Given competing views concerning the moral status of the embryo, this argument provides a reason in favour of finding a solution of compromise that accommodates as much as possible these views and avoids the risk of overriding those of one camp with those of the other. The argument of trust relies on premise a) to show that people’s lives are improved by scientific research . It relies on premise b) to show that public trust is a necessary condition for scientific research to be carried on [77, 78]. Trust is needed to ensure public acceptance of concrete applications of research; to preserve public confidence in policies informed by scientific research; and to allow the investment of public resources in scientific research [77, 78]. In the context of embryo research, the argument shows that, given the potential benefits of embryo research (premise a), and given the importance of public trust to carry on this type of research (premise b); there are good reasons to preserve public trust (conclusion c). Following this argument, it is possible to draw two conclusions: on the one hand, if the extension of the 14-day limit for embryo research is strongly opposed by the public,11 then there are good reasons not to extend the limit. On the other, if opposing views coexist in the public understanding of embryo research, then there are good reasons to find a solution that strikes a compromise between these views.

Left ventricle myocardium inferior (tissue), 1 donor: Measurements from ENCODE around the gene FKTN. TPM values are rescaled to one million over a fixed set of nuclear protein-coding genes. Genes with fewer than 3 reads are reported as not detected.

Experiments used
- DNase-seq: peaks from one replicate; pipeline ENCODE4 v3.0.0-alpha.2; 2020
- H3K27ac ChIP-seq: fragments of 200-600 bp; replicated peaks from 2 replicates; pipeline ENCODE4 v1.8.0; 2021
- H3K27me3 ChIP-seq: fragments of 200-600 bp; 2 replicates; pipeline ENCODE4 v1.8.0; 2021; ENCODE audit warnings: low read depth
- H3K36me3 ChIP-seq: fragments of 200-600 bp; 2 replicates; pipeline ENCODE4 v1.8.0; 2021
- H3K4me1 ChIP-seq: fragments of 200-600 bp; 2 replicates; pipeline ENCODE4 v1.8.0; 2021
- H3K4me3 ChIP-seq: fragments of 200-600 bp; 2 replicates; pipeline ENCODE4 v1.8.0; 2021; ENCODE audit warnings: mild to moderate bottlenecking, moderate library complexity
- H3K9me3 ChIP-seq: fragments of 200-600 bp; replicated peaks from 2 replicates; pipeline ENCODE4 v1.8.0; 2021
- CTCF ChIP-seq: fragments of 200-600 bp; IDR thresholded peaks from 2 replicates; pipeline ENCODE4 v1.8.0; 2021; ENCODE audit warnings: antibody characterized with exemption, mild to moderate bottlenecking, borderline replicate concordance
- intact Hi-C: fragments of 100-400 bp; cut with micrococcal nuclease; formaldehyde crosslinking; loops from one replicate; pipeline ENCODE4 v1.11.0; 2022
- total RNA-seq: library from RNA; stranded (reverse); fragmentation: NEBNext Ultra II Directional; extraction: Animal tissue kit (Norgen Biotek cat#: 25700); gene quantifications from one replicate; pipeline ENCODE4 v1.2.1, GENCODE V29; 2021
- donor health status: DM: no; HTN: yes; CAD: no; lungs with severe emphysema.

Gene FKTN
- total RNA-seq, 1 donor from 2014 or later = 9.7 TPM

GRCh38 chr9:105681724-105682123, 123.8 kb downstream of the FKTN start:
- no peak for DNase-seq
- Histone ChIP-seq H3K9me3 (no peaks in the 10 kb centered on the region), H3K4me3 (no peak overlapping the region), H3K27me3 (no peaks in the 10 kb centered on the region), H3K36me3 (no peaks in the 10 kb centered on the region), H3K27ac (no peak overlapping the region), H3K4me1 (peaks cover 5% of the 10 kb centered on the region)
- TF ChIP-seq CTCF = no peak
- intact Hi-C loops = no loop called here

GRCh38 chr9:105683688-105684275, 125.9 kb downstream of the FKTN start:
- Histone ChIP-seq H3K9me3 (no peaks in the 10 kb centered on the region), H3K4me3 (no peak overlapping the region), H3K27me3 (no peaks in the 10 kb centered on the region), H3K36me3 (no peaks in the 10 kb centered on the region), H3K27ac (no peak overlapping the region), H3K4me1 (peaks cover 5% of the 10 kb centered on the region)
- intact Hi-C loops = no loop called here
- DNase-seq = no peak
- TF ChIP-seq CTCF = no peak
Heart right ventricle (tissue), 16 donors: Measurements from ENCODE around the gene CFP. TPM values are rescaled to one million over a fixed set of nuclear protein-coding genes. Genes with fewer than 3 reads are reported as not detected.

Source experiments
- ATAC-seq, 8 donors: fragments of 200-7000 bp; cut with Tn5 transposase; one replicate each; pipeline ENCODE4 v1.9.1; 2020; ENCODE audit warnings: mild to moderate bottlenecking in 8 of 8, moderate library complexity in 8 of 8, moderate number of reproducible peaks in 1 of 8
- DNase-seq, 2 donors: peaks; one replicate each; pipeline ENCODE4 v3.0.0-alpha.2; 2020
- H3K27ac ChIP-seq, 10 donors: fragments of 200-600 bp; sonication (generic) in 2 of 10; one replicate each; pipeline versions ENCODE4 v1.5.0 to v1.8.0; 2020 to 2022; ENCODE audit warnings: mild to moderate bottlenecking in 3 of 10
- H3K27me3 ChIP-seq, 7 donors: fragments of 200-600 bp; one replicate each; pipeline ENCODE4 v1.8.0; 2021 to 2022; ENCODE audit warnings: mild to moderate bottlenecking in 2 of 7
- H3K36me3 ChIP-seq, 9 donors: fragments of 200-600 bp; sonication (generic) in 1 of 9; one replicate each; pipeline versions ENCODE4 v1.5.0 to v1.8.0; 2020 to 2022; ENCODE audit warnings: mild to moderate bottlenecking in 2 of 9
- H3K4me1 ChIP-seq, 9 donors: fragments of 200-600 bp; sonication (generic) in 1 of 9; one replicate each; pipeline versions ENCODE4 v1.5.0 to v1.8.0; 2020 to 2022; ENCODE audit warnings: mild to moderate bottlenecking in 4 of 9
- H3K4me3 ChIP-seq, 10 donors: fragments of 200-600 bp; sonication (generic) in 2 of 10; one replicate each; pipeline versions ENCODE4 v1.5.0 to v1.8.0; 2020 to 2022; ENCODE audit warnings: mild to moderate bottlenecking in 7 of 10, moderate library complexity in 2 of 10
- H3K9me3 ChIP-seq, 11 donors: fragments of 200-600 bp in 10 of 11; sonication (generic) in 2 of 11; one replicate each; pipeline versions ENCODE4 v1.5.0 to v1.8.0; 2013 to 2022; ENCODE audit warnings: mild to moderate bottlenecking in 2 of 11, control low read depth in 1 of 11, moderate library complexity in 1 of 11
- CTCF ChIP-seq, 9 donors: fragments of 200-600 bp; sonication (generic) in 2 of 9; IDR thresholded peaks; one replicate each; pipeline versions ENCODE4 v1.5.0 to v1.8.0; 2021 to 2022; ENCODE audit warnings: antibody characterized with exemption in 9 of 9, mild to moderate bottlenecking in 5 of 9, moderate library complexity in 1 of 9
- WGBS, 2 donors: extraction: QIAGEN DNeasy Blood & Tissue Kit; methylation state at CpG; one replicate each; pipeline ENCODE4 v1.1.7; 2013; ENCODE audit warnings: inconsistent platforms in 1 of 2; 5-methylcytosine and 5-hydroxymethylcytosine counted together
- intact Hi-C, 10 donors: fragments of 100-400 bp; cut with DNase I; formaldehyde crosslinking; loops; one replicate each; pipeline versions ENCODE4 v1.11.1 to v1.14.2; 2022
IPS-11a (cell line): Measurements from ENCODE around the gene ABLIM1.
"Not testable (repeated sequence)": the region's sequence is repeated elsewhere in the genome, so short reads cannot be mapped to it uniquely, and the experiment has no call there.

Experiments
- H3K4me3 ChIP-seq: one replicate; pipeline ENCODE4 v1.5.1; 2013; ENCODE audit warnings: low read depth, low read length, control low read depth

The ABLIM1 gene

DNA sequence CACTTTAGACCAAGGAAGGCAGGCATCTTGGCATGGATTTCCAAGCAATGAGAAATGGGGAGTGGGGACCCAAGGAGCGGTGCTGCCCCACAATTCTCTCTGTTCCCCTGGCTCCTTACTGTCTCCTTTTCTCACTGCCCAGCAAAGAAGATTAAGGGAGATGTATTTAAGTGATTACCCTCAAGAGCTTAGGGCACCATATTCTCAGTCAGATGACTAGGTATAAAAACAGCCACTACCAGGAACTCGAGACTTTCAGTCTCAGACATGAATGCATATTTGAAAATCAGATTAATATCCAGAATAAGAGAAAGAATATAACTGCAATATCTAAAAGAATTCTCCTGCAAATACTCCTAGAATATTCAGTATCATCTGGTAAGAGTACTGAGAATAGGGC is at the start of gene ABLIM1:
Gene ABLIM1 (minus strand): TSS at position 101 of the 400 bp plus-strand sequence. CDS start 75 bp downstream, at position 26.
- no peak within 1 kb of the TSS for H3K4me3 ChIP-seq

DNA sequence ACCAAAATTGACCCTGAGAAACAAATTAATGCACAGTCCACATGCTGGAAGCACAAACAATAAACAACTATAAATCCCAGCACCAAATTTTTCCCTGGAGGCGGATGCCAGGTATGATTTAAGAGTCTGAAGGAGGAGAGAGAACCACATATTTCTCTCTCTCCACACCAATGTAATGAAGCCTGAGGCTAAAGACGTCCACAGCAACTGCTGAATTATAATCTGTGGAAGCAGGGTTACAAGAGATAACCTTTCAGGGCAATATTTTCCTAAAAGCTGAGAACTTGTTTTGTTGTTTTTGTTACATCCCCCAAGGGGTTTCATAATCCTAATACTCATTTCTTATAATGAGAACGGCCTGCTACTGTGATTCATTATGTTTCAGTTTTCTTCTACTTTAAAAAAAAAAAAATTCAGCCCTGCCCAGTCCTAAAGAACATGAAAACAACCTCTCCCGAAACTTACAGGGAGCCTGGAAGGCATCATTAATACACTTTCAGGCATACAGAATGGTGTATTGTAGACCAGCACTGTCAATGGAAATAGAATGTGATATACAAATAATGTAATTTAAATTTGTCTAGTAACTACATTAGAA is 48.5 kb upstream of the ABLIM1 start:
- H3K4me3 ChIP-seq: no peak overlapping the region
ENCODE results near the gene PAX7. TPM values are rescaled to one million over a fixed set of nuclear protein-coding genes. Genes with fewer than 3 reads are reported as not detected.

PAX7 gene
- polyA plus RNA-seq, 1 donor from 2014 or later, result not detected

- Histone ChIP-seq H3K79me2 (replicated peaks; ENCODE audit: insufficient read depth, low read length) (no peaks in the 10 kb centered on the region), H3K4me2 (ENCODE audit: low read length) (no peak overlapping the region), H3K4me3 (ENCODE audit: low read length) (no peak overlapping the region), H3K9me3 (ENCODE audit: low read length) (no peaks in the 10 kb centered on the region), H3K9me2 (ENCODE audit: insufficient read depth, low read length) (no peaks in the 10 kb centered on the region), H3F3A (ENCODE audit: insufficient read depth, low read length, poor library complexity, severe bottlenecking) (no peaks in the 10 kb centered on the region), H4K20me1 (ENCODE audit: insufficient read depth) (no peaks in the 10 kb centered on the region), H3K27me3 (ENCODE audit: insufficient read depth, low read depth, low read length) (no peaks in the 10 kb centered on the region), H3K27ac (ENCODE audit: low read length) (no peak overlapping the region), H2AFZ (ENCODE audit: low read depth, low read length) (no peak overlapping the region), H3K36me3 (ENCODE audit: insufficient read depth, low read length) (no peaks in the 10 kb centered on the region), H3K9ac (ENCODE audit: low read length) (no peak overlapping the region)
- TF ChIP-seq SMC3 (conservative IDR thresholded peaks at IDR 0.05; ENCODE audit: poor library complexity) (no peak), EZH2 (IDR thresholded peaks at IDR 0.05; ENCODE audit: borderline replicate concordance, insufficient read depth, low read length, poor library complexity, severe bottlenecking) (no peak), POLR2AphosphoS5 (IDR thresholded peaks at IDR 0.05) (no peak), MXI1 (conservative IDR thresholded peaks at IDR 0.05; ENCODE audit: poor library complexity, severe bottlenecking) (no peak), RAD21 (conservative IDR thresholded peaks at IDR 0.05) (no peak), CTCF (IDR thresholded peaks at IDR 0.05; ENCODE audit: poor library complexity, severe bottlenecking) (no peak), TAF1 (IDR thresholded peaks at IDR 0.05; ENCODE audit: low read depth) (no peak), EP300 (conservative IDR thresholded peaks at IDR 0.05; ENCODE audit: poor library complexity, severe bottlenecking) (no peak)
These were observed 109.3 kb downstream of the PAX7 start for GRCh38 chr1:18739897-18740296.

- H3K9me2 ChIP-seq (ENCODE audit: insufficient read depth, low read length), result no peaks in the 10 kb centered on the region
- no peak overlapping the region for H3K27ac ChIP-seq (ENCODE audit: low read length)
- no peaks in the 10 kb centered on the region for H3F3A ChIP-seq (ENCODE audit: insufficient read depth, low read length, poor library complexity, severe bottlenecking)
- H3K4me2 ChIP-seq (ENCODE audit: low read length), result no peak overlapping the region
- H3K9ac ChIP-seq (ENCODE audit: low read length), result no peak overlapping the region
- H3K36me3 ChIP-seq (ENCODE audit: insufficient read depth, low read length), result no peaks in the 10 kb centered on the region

The 14-day limit was a solution of compromise between conflicting moral views designed to maintain public trust whilst allowing research to go forward [12, 24, 79]. Today, there are two questions that need to be addressed, an empirical and a normative-theoretical question. The empirical question is whether the public (or at least a vast majority of it) is against the extension of the 14-day limit for embryo research. The normative-theoretical question is whether public opinion should influence the decision to change or retain the current 14-day rule, and if so, to what extent. An implication of taking into account the empirical question is that, if the public view of embryo research has become more favourable, then there is at least one good reason in favour of revisiting the 14-day rule.12 In January 2017, a YouGov poll commissioned by the BBC in the United Kingdom, asked respondents’ views on an extension of the limit up to the 28th day. Interestingly, 48% of the 1740 respondents said that they would be in favour of extending the limit, while 19% wanted to keep the current limit. In addition to these respondents, 10% maintained that they would want embryo research to be banned altogether, while 23% did not express any of the aforementioned preferences . In addition to the empirical question regarding public attitudes towards the extension of the 14-day limit, one may wonder how such attitudes would be towards therapies and scientific results obtained thanks to research on embryos beyond this limit in countries that may extend it. Currently, the 14-day limit is either enshrined in the laws (for instance in the United Kingdom, Canada and Spain) or specified in the scientific guidelines (for instance in Singapore, China and in the United States) of many countries. However, these regulatory frameworks may change in the future. Hence, if this becomes the case, it would be interesting to investigate public attitudes towards those therapies and other advances of basic research that are made possible by research in countries that allow embryo research beyond day 14.13